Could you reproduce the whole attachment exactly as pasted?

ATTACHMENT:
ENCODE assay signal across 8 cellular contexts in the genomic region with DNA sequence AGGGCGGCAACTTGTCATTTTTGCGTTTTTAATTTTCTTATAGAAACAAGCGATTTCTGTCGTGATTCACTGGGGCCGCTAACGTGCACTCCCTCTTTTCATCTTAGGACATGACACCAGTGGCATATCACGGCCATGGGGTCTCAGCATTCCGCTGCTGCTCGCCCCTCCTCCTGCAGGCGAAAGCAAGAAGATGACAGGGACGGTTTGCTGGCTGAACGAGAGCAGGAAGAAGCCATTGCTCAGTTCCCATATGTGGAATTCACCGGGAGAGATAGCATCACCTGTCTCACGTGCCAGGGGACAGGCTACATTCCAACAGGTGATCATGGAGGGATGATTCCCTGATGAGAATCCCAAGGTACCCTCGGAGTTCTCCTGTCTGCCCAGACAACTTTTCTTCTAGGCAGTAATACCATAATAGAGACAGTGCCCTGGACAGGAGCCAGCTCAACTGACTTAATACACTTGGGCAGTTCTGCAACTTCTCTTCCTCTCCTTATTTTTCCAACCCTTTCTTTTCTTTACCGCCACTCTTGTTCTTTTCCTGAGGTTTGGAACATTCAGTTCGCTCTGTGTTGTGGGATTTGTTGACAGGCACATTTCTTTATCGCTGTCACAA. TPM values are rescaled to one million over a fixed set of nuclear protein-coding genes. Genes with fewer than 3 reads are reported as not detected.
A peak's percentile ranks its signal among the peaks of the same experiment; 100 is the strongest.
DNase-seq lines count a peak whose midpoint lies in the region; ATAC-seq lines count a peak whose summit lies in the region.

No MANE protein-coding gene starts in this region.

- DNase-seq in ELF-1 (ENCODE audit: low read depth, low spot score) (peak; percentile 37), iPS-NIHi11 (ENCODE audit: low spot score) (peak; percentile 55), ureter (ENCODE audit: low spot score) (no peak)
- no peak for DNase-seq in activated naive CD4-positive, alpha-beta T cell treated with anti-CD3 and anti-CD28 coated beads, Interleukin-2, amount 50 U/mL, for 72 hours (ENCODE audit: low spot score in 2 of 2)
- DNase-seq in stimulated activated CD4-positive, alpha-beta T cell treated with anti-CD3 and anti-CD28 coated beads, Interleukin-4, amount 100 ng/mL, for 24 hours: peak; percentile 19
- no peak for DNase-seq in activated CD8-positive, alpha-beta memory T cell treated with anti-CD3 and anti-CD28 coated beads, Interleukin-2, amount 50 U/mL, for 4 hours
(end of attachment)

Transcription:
ENCODE assay signal across 8 cellular contexts in the genomic region with DNA sequence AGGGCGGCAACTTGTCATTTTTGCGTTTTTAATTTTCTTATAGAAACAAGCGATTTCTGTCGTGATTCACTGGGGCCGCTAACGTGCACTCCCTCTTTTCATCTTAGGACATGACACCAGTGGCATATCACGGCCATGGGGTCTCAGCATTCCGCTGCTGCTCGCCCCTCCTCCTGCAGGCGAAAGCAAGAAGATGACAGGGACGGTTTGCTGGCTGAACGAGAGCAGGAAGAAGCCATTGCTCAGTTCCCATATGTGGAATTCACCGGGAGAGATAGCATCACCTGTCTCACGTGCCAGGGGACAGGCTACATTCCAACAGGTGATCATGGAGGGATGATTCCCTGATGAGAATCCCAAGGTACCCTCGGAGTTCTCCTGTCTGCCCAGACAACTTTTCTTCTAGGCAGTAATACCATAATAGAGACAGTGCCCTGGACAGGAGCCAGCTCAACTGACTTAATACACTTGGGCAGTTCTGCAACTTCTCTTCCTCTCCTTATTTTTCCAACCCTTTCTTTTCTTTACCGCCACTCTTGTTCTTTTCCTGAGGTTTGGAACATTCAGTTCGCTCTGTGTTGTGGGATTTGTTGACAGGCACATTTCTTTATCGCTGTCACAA. TPM values are rescaled to one million over a fixed set of nuclear protein-coding genes. Genes with fewer than 3 reads are reported as not detected.
A peak's percentile ranks its signal among the peaks of the same experiment; 100 is the strongest.
DNase-seq lines count a peak whose midpoint lies in the region; ATAC-seq lines count a peak whose summit lies in the region.

No MANE protein-coding gene starts in this region.

- DNase-seq in ELF-1 (ENCODE audit: low read depth, low spot score) (peak; percentile 37), iPS-NIHi11 (ENCODE audit: low spot score) (peak; percentile 55), ureter (ENCODE audit: low spot score) (no peak)
- no peak for DNase-seq in activated naive CD4-positive, alpha-beta T cell treated with anti-CD3 and anti-CD28 coated beads, Interleukin-2, amount 50 U/mL, for 72 hours (ENCODE audit: low spot score in 2 of 2)
- DNase-seq in stimulated activated CD4-positive, alpha-beta T cell treated with anti-CD3 and anti-CD28 coated beads, Interleukin-4, amount 100 ng/mL, for 24 hours: peak; percentile 19
- no peak for DNase-seq in activated CD8-positive, alpha-beta memory T cell treated with anti-CD3 and anti-CD28 coated beads, Interleukin-2, amount 50 U/mL, for 4 hours